Friday, 23 July 2010

Final day...

I have really enjoyed my experience of the Site Young Apprentice Scheme. I have learnt many new skills during my time here, for example using a Mac computer and software such as audacity, Photoshop and Dreamweaver. I’ve no doubt these skills and the confidence they have given me, also in picking up a variety of new skills quickly. This experience has also given me a brilliant insight into the arts world, as I have met artists and visited galleries. On all of these occasions the people were so informative and willing to answer all your questions. There is so much for me to digest.

It was a really relaxed and creative working environment, which was easy to adapt to. Everybody was able to be independent in his or her work but it was very much a community and everybody helped each other out when it was needed.

I discovered how to use my time effectively and was surprised how quickly I picked up new skills and adapted to a working environment.

I think the most important thing I had to do was leading my own creative assignment as it enable me be an independently artist and set myself goals. I also had to learn to use my time productively and be organised.

If I was to repeat this experience again, the only thing that I would do differently is to try and get to know everybody better.

I think anyone coming to do a placement at the Site Gallery should come with an open mind and willing to learn, as you should try and get as much out of the experience as possible.

The one piece of advice that has stuck in my mind was from Andrew Hunt when I interviewed him. He said as long as you were determined and did not give up you can achieve anything that you want to in life.

I am a lot more open minded about Contemporary Art now, as I have learnt that even if I don’t understand the piece of work it may still have an effect of me which ultimately is what art is supposed to achieve.

I am proud of completing my Bronze Arts Award during my 2 weeks work experience.
Yes, I would love to hear about future opportunities at Site!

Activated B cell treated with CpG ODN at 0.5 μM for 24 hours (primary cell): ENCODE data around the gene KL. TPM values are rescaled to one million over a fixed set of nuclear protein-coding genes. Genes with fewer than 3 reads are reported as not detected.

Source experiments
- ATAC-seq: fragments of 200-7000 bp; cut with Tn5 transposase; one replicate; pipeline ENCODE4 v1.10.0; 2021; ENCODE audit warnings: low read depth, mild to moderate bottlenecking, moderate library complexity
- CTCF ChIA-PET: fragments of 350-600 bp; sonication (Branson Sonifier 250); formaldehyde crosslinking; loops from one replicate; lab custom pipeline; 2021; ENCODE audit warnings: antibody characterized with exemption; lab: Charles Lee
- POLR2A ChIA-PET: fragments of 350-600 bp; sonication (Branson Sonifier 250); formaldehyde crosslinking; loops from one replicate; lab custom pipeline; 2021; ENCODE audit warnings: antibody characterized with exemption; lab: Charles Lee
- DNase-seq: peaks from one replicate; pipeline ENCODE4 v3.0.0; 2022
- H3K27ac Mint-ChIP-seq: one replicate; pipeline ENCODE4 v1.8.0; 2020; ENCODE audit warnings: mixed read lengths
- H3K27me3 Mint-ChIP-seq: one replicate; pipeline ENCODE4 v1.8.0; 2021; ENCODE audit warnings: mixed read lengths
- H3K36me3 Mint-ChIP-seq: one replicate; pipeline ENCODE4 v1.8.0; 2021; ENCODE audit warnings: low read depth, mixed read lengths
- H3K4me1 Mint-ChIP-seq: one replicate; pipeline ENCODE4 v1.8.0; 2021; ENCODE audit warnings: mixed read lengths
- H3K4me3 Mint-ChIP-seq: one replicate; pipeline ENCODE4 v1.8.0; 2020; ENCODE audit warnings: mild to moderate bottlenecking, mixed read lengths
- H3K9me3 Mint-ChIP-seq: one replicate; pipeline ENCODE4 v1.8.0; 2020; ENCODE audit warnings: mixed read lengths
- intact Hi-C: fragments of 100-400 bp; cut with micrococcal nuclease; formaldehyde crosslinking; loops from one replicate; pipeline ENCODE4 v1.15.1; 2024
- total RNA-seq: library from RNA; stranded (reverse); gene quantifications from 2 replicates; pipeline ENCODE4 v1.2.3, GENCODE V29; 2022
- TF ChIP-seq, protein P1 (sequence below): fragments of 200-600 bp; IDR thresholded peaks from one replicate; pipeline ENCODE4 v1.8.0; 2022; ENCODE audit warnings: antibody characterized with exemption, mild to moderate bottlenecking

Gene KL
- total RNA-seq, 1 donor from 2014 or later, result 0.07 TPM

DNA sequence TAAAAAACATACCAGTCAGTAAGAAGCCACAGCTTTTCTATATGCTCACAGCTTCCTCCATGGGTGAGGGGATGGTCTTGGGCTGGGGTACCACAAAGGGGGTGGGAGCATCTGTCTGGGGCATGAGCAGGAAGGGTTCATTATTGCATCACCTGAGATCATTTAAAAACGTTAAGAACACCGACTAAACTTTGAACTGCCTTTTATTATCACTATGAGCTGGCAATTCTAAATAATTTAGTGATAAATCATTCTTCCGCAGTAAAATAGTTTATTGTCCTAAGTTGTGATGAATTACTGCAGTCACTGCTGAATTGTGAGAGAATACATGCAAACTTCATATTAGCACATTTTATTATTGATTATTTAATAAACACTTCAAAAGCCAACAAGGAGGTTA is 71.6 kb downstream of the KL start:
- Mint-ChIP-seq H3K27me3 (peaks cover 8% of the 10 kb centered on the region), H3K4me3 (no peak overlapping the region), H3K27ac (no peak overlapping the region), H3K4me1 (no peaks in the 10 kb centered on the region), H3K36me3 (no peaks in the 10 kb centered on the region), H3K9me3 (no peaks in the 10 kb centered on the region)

Day nine...

Finishing off day! Another day sat at the Mac but for good causes. After I had completed all of my Arts Award written assignments, I set off to bring my final piece in my project together. I firstly had to resize all of my images and then type up all of my quotations on the same size document as my pictures.

This took absolutely ages and I felt such a relief when I had finished them. I could then start with the fun bit of actually creating it on Dreamweaver. I matched up the images and quotations that I wanted to go together and uploaded them, continually managing to confuse myself with which quotations I had already used. I decided to alternate from image and quotation because I wanted the page to be self-explanatory when you first looked at it. I created a title to the page and pressed save. My mini project is completed!

Day eight...

Today we had a day out of the studio, as a well deserved rest from all the typing from yesterday. We set off to Bank Street Arts, which I found out runs a residency program for local artists and holds exhibitions. From the outside of the building it does not strike you as a gallery but as soon as you set foot inside, the creative atmosphere screams out you. The gallery was originally a posh terraced housing, so the layout was amazing. What would have been the courtyard is a now a café, which is the central focus of the gallery, creating a feeling of community between all of the residences. Currently Susannah Gent's work is being exhibited, which contains film taxidermy, installation and sculpture. (see my arts award part a for more on this)

We also had a look at artist Bryan Eccleshall at work, who was in the middle of producing an installation in one of the gallery rooms at Bank Streets Arts. He was working around the concept of copying and had chosen to pick the 12 most popular postcards sold at Graves Gallery and traced them onto transparency film. He then projected them on the wall and tracing them again. Bryan explained how he was interested to see how the images had changed from the original due to them being copied twice. They came out very abstract and were very effective all together in one room. He liked the idea that they were quite compacted together around the walls because if they were the original images it would look too overcrowded. His work reminded me of huge pages from colouring in books.